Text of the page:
• Mary Blog:  a blog addressing real and relevant concerns to William & Mary students. Each group member blogs about a different topic ranging from fashion and film to a section with an international focus and one that covers community happenings and progressive campaigns. Bloggers encourage their readers to comment on the posts.
  • Women and the Environment: This CAP group worked to raise awareness of the impact of environmental degradation on the quality of our lives, with specific emphasis on the particular ways women are affected. They created informational pamphlets about some of these concerns, and they also screened the documentary Love, Labor, Loss.
  • Azadah: Education brings Freedom: a music and poetry festival to help raise money for and awareness of the Central Asia Institute, an organization that helps bring education to women in Afganistan and Pakistan by supplying scholarships and building schools.    
  • Women's Access to Education: students collaborated with the Forum for African Women Educationalists, a pan-African NGO dedicated to retaining girls' enrollment in school and eliminating gender disparities within education. FAWE expressed the need for school supplies, as lack of basic supplies such as pencils and paper prevent children from attending school. Students collected school supplies that were sent to the Dr. John Garang Memorial School in Toirt County, Southern Sudan. They had a table at Sadler Center to collect supplies, and they also hosted a speaker from the School of Education to discuss the importance of women's access to higher education.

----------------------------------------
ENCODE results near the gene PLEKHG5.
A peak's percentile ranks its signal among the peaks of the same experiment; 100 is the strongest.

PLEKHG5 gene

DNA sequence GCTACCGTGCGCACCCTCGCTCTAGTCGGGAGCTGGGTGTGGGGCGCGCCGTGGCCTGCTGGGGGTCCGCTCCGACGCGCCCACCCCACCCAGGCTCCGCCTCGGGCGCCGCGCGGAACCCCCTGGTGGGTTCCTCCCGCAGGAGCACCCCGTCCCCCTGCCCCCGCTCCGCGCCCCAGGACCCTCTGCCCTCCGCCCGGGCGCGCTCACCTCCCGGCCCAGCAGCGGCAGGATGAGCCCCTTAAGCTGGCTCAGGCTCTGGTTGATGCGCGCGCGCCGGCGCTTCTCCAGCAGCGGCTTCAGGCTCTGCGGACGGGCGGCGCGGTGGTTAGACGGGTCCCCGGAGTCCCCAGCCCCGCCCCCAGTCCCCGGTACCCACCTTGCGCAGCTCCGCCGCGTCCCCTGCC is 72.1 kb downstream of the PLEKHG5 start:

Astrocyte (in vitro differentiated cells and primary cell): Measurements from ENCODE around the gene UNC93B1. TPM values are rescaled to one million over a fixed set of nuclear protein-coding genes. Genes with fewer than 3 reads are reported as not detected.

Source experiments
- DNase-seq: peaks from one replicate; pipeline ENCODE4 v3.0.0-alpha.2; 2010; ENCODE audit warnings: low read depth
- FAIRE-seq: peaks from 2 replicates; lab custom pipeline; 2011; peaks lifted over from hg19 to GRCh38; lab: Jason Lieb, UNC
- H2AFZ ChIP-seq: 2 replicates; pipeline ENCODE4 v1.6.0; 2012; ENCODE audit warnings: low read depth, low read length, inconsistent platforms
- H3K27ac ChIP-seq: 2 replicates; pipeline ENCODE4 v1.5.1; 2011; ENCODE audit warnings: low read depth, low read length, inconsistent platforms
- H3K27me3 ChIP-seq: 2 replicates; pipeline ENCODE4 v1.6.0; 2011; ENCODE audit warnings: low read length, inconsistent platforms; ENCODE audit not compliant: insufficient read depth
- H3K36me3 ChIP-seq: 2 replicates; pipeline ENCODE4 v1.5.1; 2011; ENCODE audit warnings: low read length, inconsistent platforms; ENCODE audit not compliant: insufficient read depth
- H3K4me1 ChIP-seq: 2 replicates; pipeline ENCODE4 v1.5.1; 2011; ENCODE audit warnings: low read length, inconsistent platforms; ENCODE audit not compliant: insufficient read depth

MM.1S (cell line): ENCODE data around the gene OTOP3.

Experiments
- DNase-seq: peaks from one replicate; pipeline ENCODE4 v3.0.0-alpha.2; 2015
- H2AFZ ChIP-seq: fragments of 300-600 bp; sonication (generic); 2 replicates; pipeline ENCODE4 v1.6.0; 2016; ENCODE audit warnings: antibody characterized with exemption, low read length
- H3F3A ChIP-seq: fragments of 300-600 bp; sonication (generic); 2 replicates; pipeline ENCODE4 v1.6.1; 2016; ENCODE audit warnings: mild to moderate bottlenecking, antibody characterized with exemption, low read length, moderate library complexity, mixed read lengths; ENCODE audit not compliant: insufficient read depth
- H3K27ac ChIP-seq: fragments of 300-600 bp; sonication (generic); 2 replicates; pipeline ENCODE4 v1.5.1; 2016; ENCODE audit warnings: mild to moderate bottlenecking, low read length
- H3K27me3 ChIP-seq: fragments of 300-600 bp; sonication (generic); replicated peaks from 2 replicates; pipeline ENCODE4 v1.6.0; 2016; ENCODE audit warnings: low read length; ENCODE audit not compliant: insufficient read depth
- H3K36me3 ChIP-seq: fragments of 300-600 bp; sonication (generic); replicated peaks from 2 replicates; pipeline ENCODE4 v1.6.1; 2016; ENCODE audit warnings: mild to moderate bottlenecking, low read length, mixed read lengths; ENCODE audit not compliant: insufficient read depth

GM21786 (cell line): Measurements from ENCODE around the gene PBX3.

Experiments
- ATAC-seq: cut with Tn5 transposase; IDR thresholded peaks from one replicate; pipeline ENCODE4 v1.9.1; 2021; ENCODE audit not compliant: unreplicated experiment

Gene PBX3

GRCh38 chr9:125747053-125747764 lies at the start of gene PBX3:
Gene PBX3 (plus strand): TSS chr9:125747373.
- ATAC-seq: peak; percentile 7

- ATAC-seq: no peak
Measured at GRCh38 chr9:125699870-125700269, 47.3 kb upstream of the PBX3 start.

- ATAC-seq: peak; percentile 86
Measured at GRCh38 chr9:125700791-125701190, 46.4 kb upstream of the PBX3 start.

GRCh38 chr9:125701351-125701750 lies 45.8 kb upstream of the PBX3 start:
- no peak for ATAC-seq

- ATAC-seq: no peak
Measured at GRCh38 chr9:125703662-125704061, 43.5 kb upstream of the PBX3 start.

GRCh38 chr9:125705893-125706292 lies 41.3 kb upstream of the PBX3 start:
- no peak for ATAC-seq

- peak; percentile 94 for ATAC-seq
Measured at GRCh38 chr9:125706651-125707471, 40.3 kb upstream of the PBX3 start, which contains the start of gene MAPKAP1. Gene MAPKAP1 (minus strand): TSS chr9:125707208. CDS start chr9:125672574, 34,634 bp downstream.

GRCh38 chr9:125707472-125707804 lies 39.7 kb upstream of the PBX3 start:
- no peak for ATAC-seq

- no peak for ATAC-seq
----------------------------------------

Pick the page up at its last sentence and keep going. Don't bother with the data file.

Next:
• Same Sex Marriage Rally: this event was designed to raise awareness for the struggle to attain same sex marriages across the US. The rally culminated in a "mass same sex marriage" demonstration.  The project also involved an extensive media campaign advertising the event and raising general awareness for LGBT issues.
  • Real Beauty: Real Beauty is an organization inspired by the Dove Real Beauty Campaign that encourages a healthy body image among William and Mary students.  Students sought to reinforce the idea that beauty is in the eye of the beholder.  The group conducted a survey of students' opinions of their bodies and what they find beautiful about themselves, and produced several flyers informing the campus of the results of our survey and exploring different beauty regimens from around the world. 
  • Weight-lifting for women: This CAP encouraged women to participate in free-weightlifting at the Rec Center by creating a class strictly for women.  A female certified personal trainer led a group of ten women in weight lifting exercises and strategies that best benefit women's bodies. Directly before the class, students gave a short presentation on our goals-- to make men and women feel equally comfortable in a public space.  To encourage a sense of community we sold spandex shorts, the proceeds of which went to Avalon Women's Shelter. 
  • Schools and Self-Esteem: This project sought to build self-esteem in young middle school girls by introducing them to feminist fairy tales. Students visited the Academy for Life and Learning for at-risk middle schoolers, and led a reading and discussion with students there.